TRUMP: [Hillary's 2008 campaign] sent a highly respected reporter at McClatchy, [a news agency], to Kenya to find out about it. She failed to get the birth certificate. When I got involved, I didn't fail. I figured you'd ask the question tonight, of course. I got him to give the birth certificate. And I think I did a good job.
CLINTON: As Donald just admitted, he knew he was going to be asked this question, so he tried to put the whole racist birther lie to bed [two weeks ago, by declaring Obama was born in the US]. But it can't be dismissed that easily. He has really started his political activity based on this racist lie that our first black president was not an American citizen. There was absolutely no evidence for it, but he persisted, year after year, because some of his supporters apparently believed it or wanted to believe it.
CLINTON: It was a mistake to have a personal account. I would certainly not do it again. I make no excuses for it. It was something that should not have been done. But the real question is the handling of classified material. Classified material has a header which says "top secret" or "confidential." Nothing--and this is verified in the report by the Department of Justice--none of the e-mails sent or received by me had such a header.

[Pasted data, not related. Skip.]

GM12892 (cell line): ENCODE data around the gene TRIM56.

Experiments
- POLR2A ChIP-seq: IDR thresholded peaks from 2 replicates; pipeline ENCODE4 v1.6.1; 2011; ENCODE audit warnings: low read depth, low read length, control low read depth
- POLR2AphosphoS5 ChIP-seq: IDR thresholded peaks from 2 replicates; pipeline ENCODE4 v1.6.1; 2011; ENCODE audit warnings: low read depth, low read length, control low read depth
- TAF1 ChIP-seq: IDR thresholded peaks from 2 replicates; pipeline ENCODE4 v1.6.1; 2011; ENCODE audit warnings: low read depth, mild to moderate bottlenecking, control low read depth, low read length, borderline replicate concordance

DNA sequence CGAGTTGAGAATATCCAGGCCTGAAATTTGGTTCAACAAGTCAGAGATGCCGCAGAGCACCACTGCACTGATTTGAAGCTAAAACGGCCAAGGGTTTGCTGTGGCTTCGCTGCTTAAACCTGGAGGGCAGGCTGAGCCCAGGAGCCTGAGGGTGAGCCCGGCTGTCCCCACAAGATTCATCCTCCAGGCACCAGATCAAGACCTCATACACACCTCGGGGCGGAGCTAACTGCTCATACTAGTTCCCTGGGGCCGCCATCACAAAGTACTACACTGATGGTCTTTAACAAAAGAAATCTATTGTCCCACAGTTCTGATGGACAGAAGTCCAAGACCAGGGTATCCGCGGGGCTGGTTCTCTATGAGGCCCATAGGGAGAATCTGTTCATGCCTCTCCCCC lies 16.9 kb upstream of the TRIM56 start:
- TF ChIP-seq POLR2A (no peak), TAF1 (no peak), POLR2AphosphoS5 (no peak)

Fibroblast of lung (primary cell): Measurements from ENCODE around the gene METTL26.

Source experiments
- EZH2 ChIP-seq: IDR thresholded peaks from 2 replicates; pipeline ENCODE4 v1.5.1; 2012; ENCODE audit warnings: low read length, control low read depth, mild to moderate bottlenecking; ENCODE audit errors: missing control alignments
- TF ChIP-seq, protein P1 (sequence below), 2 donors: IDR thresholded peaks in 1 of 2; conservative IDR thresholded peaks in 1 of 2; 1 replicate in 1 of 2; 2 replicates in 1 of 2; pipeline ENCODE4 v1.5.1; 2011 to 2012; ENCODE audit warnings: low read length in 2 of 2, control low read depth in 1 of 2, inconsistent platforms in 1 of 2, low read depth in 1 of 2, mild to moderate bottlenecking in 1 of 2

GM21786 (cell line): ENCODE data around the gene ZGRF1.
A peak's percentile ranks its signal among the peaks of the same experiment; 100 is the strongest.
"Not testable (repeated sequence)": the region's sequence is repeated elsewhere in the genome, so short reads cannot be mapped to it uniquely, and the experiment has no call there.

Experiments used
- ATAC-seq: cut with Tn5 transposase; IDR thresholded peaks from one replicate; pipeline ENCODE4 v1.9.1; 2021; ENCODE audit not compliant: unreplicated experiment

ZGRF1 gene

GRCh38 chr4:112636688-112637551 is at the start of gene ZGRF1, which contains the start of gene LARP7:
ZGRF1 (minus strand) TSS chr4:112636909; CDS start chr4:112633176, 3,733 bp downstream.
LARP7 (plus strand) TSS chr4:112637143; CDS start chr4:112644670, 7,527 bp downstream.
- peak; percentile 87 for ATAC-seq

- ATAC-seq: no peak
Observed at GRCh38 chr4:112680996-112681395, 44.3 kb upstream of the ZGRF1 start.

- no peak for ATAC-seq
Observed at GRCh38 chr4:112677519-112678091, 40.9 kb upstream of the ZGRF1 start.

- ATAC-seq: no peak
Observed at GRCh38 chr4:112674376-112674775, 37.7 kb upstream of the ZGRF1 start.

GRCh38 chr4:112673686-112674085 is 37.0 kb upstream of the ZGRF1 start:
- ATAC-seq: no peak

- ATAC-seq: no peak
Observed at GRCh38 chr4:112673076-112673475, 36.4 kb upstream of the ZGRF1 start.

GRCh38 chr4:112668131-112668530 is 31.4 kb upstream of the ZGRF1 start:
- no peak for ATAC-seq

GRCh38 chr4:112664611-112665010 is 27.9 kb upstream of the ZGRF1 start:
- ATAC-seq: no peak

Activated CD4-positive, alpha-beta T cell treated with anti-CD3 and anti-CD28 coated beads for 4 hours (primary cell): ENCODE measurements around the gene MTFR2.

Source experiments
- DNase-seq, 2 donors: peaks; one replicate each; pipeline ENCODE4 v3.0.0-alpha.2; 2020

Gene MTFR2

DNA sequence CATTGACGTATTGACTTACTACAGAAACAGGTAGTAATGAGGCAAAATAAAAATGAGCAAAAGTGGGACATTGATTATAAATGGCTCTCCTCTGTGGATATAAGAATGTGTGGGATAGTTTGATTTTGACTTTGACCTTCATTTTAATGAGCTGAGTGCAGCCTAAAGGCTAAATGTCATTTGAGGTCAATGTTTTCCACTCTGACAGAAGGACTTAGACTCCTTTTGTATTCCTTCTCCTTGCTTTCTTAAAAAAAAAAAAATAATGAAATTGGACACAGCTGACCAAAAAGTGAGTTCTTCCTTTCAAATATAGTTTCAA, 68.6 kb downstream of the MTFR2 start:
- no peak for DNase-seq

Q: The FBI assessed that it was possible that hostile actors gained access to your personal e-mail accounts.
CLINTON: Of course anything is possible. But what is factual is the State Department system was hacked. We've had hacking repeatedly, even in the White House. There is no evidence my system was hacked.